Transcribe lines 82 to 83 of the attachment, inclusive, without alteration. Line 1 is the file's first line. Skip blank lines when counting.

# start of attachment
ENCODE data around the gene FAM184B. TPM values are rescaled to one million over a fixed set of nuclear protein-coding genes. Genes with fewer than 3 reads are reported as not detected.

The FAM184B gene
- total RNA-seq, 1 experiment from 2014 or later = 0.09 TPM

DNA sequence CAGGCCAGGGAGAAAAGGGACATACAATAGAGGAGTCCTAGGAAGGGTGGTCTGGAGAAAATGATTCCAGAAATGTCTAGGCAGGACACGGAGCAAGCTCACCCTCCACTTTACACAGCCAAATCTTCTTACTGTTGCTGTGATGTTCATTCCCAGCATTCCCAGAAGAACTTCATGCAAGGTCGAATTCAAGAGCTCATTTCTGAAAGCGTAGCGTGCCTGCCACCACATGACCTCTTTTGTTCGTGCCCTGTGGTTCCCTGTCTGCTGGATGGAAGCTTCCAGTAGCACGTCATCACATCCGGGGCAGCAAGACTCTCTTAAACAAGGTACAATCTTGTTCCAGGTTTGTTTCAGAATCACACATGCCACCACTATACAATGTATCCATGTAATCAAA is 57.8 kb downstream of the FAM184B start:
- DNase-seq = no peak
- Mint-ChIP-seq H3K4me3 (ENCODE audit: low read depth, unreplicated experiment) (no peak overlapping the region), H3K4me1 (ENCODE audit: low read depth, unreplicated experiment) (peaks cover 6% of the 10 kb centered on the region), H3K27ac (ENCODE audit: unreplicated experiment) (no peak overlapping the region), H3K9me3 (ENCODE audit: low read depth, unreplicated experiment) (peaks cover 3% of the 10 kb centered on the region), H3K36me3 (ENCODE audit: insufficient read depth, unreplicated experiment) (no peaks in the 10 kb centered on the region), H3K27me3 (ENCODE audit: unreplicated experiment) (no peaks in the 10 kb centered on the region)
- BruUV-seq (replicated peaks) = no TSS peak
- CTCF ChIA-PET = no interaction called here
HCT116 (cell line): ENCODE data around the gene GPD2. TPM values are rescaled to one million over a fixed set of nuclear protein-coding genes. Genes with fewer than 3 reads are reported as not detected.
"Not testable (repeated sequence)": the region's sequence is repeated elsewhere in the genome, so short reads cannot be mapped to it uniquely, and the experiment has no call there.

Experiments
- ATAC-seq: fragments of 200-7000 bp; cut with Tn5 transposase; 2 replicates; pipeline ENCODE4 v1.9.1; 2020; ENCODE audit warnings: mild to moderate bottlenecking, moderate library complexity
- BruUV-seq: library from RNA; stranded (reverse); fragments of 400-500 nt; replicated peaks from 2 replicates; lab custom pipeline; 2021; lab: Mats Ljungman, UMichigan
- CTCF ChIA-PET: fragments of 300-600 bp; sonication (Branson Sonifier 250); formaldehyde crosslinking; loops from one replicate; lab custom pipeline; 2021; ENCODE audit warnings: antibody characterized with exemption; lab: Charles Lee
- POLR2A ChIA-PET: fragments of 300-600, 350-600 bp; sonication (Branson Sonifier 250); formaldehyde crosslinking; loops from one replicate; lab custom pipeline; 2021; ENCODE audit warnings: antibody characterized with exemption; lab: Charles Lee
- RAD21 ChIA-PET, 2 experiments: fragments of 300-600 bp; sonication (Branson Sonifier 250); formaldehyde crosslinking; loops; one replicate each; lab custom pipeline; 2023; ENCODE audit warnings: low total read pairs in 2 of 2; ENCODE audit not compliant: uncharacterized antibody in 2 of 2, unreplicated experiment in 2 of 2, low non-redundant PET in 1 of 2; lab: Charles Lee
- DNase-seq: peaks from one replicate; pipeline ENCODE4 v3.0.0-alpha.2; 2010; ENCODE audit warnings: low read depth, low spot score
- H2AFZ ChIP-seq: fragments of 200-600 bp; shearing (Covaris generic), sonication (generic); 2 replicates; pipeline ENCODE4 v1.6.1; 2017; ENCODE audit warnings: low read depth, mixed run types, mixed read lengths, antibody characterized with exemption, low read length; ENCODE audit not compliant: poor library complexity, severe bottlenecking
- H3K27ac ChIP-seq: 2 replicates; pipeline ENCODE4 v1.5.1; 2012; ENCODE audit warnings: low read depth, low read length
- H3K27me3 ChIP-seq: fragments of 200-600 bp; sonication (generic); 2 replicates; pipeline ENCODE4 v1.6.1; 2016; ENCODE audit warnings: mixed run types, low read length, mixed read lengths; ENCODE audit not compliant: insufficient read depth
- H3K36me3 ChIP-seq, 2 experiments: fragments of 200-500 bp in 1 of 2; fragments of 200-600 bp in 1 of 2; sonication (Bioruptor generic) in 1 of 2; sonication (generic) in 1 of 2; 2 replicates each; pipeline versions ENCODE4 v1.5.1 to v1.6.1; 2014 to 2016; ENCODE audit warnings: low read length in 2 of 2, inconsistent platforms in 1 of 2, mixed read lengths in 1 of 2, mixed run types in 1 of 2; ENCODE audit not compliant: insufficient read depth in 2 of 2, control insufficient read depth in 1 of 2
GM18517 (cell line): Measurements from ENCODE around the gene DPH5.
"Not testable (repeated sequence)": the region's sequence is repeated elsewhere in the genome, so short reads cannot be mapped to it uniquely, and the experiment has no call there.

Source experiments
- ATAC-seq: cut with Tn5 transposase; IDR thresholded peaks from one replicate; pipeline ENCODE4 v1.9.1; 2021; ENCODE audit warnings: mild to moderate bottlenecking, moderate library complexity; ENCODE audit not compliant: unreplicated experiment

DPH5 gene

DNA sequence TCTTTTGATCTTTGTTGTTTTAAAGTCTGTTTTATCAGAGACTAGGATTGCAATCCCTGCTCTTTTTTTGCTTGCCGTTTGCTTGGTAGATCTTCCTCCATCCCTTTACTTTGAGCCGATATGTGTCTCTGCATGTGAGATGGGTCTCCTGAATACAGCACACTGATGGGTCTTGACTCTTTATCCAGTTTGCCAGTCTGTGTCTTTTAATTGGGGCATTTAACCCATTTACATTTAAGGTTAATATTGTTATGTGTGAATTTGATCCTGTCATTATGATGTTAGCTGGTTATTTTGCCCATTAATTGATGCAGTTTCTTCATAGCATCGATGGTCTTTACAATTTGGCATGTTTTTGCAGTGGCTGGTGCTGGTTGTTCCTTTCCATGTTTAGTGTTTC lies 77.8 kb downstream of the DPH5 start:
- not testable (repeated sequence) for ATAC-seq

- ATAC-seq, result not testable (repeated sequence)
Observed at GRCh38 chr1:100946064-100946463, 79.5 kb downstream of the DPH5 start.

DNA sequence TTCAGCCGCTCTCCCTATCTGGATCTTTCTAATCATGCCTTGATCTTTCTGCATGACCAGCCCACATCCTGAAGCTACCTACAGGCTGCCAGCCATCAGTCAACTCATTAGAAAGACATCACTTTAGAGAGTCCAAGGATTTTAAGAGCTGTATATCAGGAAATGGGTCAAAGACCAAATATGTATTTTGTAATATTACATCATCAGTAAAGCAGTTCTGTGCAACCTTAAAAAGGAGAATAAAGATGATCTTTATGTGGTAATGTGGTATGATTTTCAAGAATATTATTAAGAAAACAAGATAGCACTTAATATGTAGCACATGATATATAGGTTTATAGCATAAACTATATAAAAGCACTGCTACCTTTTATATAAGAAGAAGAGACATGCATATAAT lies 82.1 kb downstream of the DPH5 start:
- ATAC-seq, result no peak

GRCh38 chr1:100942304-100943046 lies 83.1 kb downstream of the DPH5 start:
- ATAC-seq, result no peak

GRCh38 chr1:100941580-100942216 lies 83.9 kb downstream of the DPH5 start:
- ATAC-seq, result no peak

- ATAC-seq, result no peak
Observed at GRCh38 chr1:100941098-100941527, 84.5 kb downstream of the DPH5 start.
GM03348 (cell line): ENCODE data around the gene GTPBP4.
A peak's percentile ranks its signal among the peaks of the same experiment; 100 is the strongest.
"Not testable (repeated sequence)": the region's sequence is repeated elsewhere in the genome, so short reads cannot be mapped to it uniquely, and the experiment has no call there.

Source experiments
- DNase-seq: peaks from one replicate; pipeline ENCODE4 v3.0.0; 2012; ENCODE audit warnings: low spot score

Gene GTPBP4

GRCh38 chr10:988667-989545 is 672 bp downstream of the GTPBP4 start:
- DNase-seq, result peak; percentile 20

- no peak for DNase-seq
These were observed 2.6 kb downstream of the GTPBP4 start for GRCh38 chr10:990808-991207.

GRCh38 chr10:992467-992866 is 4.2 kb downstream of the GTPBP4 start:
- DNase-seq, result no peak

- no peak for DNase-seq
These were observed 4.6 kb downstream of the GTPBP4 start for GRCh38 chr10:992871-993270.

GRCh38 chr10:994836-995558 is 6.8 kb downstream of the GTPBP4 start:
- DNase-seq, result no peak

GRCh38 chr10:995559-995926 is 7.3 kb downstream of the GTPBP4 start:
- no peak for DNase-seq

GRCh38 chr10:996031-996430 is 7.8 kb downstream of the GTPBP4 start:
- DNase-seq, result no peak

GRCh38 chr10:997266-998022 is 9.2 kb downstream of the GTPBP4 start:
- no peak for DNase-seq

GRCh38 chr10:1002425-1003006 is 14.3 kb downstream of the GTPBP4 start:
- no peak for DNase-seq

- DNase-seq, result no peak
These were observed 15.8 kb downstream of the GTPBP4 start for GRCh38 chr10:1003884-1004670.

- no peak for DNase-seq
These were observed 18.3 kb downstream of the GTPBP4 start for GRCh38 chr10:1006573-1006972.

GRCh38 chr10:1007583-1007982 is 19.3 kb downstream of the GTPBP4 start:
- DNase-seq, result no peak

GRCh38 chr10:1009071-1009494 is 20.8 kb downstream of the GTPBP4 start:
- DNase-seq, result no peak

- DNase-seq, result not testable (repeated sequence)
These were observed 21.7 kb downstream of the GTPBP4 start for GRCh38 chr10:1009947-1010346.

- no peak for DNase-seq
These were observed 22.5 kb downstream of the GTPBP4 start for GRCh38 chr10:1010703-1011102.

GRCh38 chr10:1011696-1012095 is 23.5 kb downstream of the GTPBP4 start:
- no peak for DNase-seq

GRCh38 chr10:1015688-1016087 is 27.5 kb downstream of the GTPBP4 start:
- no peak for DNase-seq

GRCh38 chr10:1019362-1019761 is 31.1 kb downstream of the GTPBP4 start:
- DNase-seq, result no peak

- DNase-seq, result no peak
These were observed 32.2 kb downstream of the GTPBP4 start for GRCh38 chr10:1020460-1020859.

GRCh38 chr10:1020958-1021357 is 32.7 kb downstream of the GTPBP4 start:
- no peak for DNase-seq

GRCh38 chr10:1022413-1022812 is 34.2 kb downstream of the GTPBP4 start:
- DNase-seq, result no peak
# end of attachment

These were observed 32.2 kb downstream of the GTPBP4 start for GRCh38 chr10:1020460-1020859.

GRCh38 chr10:1020958-1021357 is 32.7 kb downstream of the GTPBP4 start: